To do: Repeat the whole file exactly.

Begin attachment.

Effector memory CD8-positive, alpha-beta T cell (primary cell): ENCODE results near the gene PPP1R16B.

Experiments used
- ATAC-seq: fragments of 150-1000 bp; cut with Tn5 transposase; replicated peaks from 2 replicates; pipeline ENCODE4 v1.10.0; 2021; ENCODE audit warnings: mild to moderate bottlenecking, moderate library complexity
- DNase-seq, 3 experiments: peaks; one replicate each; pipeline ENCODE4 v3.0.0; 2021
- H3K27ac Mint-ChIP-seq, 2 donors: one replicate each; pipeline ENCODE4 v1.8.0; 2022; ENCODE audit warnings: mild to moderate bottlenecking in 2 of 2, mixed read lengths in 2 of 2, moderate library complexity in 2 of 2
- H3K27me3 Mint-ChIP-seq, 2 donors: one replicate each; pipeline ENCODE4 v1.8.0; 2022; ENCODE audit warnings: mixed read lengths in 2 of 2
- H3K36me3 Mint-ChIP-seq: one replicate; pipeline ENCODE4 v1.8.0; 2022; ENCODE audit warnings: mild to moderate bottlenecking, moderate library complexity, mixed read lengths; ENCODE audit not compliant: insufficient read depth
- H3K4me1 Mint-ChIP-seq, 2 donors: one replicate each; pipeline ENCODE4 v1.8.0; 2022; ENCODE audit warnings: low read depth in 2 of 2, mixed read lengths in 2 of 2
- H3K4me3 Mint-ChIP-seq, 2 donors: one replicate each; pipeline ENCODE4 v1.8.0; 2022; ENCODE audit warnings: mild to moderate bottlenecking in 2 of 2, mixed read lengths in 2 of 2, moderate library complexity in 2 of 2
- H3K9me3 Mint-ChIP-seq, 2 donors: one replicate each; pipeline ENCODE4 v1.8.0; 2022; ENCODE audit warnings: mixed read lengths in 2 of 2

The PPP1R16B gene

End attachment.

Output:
Effector memory CD8-positive, alpha-beta T cell (primary cell): ENCODE results near the gene PPP1R16B.

Experiments used
- ATAC-seq: fragments of 150-1000 bp; cut with Tn5 transposase; replicated peaks from 2 replicates; pipeline ENCODE4 v1.10.0; 2021; ENCODE audit warnings: mild to moderate bottlenecking, moderate library complexity
- DNase-seq, 3 experiments: peaks; one replicate each; pipeline ENCODE4 v3.0.0; 2021
- H3K27ac Mint-ChIP-seq, 2 donors: one replicate each; pipeline ENCODE4 v1.8.0; 2022; ENCODE audit warnings: mild to moderate bottlenecking in 2 of 2, mixed read lengths in 2 of 2, moderate library complexity in 2 of 2
- H3K27me3 Mint-ChIP-seq, 2 donors: one replicate each; pipeline ENCODE4 v1.8.0; 2022; ENCODE audit warnings: mixed read lengths in 2 of 2
- H3K36me3 Mint-ChIP-seq: one replicate; pipeline ENCODE4 v1.8.0; 2022; ENCODE audit warnings: mild to moderate bottlenecking, moderate library complexity, mixed read lengths; ENCODE audit not compliant: insufficient read depth
- H3K4me1 Mint-ChIP-seq, 2 donors: one replicate each; pipeline ENCODE4 v1.8.0; 2022; ENCODE audit warnings: low read depth in 2 of 2, mixed read lengths in 2 of 2
- H3K4me3 Mint-ChIP-seq, 2 donors: one replicate each; pipeline ENCODE4 v1.8.0; 2022; ENCODE audit warnings: mild to moderate bottlenecking in 2 of 2, mixed read lengths in 2 of 2, moderate library complexity in 2 of 2
- H3K9me3 Mint-ChIP-seq, 2 donors: one replicate each; pipeline ENCODE4 v1.8.0; 2022; ENCODE audit warnings: mixed read lengths in 2 of 2

The PPP1R16B gene